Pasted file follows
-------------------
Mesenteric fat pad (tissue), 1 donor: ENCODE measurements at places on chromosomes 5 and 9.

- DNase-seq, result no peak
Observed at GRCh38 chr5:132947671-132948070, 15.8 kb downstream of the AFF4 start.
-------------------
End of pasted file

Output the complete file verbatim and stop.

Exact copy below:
Mesenteric fat pad (tissue), 1 donor: ENCODE measurements at places on chromosomes 5 and 9.

- DNase-seq, result no peak
Observed at GRCh38 chr5:132947671-132948070, 15.8 kb downstream of the AFF4 start.